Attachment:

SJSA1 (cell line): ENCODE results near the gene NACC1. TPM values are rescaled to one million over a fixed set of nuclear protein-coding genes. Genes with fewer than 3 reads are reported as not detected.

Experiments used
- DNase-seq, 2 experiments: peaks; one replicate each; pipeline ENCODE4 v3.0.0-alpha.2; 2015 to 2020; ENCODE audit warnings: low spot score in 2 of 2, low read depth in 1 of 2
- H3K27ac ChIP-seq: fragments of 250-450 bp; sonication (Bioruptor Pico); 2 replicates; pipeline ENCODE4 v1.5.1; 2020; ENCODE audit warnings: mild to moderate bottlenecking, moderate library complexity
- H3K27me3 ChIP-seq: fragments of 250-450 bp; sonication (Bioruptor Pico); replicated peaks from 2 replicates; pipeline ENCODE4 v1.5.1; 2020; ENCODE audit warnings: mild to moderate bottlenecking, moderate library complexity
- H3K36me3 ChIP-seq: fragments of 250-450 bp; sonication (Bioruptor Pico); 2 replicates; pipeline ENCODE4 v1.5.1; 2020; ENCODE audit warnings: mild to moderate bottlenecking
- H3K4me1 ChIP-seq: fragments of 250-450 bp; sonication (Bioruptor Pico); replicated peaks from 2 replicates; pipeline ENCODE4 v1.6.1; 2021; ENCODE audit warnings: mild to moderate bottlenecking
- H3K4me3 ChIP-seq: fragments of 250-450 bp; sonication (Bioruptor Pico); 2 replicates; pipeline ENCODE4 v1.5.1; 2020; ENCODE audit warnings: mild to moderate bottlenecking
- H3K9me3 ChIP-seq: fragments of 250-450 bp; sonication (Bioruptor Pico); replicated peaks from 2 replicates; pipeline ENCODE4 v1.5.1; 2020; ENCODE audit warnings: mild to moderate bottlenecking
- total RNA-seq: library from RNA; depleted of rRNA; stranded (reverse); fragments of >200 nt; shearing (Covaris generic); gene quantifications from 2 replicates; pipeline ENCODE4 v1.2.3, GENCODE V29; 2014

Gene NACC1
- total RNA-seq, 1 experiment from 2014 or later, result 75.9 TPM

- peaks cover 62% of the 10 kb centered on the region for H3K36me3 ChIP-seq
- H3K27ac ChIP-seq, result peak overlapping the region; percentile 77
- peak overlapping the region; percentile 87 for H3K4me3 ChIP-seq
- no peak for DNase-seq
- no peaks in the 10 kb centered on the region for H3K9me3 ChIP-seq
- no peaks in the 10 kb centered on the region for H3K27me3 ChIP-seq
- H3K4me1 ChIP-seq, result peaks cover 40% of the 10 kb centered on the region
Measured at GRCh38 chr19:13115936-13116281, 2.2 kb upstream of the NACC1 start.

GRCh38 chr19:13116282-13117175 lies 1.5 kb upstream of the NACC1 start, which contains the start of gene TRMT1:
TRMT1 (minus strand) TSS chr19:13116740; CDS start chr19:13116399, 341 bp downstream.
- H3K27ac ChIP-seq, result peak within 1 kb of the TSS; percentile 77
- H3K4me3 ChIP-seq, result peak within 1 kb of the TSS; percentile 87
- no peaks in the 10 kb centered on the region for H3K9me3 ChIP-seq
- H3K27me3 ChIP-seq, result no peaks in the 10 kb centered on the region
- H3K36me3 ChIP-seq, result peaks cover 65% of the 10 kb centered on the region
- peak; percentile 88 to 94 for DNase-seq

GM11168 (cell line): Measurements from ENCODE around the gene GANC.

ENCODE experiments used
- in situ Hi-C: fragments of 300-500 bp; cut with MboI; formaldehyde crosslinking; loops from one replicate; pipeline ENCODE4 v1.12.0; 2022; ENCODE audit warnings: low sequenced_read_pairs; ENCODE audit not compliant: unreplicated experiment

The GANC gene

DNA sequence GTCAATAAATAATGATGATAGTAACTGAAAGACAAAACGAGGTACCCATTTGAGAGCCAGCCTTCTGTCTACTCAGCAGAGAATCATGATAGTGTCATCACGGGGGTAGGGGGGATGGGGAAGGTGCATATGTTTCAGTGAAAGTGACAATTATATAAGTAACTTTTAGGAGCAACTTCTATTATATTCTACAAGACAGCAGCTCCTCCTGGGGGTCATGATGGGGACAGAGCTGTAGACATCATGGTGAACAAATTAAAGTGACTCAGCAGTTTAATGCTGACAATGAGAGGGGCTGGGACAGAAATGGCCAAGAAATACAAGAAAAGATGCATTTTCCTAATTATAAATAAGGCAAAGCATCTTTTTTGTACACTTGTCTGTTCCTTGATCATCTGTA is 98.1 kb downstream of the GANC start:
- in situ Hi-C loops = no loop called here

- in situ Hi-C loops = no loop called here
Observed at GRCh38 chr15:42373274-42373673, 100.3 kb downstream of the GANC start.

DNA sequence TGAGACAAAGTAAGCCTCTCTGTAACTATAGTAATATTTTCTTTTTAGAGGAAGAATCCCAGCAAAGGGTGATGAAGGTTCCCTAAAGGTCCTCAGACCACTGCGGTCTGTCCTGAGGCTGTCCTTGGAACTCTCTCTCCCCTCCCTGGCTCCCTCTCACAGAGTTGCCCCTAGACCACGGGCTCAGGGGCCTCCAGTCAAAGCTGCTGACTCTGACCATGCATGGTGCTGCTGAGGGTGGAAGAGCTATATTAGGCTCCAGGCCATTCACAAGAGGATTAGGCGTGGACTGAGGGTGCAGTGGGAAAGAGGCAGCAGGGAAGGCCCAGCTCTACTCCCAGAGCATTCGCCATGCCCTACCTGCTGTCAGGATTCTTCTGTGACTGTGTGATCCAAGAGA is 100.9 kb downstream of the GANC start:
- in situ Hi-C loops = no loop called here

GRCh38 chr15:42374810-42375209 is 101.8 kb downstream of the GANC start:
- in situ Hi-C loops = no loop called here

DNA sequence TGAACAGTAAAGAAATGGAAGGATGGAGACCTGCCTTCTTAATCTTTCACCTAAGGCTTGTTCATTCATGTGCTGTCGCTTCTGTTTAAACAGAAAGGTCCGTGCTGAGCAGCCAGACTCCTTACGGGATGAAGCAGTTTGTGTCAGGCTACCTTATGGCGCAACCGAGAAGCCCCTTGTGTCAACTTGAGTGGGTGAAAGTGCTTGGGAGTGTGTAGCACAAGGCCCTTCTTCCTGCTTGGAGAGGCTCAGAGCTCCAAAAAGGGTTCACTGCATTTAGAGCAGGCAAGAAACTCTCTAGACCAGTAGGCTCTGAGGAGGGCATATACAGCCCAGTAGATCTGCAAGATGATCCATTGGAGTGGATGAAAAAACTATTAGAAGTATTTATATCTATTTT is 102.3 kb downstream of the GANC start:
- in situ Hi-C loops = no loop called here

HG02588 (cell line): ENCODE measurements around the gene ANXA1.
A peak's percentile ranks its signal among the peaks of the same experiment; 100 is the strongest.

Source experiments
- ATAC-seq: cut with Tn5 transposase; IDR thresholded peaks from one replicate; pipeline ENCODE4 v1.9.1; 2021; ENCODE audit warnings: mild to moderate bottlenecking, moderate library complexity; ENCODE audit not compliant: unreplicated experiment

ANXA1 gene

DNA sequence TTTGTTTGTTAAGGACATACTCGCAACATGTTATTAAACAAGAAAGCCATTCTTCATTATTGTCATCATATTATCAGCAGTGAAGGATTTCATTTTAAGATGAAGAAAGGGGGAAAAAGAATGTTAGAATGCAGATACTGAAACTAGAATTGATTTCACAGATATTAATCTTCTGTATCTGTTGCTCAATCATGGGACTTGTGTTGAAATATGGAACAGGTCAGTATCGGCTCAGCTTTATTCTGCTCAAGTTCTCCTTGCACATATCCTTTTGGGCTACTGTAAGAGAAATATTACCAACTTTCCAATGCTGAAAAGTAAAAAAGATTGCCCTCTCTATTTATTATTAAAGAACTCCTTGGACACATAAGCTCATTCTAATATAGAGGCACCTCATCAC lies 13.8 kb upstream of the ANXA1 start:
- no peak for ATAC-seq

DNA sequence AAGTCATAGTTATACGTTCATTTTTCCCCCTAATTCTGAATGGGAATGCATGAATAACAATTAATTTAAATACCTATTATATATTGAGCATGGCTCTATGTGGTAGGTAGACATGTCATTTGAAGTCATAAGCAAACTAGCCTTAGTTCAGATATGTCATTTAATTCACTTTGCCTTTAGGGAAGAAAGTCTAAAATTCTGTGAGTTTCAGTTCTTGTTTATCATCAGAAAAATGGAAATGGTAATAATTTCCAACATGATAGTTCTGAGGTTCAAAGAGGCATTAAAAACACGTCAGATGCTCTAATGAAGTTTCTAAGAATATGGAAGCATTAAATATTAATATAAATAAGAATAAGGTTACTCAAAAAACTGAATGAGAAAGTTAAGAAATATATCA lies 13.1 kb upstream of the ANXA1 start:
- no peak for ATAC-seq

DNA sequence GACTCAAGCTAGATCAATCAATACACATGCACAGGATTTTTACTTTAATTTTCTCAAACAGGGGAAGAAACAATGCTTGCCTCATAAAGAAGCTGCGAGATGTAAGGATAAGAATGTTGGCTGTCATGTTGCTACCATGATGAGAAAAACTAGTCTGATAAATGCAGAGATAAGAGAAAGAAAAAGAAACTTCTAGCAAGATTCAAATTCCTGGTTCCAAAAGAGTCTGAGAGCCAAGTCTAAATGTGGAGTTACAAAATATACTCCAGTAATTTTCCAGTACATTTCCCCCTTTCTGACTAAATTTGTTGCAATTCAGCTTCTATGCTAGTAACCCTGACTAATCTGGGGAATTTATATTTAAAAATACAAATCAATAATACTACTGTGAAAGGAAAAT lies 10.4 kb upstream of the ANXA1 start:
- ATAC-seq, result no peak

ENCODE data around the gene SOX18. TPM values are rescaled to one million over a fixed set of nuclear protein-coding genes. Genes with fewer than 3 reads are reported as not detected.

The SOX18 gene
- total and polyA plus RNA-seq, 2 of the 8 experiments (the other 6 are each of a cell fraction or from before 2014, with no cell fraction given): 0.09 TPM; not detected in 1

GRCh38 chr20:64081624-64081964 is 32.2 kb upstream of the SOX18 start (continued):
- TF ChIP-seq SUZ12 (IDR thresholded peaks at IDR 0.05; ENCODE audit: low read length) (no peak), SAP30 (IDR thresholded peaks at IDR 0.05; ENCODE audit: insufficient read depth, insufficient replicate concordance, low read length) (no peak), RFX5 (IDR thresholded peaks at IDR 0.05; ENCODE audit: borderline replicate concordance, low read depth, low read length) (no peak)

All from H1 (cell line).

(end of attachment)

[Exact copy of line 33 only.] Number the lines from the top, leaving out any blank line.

DNA sequence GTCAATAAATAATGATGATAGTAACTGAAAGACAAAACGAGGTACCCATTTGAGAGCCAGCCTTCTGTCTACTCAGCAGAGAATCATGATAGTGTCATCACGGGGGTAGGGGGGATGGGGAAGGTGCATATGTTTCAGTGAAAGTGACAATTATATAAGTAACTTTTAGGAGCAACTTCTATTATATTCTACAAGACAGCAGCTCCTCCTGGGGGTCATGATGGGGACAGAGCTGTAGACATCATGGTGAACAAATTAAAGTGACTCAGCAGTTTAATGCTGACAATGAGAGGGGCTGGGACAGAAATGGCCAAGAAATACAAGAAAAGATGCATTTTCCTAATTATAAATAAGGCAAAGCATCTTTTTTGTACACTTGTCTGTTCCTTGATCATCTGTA is 98.1 kb downstream of the GANC start: